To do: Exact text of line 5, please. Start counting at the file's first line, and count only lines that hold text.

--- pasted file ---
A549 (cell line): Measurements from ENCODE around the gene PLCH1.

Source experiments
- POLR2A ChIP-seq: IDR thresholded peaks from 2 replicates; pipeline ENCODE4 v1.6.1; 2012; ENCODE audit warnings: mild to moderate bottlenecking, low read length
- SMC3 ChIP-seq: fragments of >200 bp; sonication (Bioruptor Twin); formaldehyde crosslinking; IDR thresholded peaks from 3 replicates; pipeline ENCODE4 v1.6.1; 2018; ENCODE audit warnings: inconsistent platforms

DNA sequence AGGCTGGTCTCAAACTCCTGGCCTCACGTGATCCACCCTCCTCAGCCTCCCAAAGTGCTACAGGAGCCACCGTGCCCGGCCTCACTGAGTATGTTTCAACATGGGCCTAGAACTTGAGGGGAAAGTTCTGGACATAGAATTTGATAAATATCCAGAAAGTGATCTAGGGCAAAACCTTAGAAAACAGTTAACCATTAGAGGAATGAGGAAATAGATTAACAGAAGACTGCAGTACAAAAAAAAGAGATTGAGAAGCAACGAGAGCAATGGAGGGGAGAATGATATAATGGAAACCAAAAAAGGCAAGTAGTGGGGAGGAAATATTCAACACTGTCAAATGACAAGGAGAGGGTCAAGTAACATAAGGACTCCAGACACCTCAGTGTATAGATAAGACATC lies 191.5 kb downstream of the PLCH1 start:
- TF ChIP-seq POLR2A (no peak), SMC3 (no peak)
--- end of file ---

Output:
DNA sequence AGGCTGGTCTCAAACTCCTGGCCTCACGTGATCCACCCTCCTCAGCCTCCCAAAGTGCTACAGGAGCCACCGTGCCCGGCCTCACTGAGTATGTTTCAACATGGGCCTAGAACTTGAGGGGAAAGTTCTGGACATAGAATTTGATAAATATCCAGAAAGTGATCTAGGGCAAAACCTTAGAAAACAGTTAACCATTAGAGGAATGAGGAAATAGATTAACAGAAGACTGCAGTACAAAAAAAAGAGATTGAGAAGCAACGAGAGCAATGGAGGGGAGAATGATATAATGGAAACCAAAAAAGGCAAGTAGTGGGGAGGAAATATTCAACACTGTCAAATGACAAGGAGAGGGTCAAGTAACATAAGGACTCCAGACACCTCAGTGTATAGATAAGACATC lies 191.5 kb downstream of the PLCH1 start: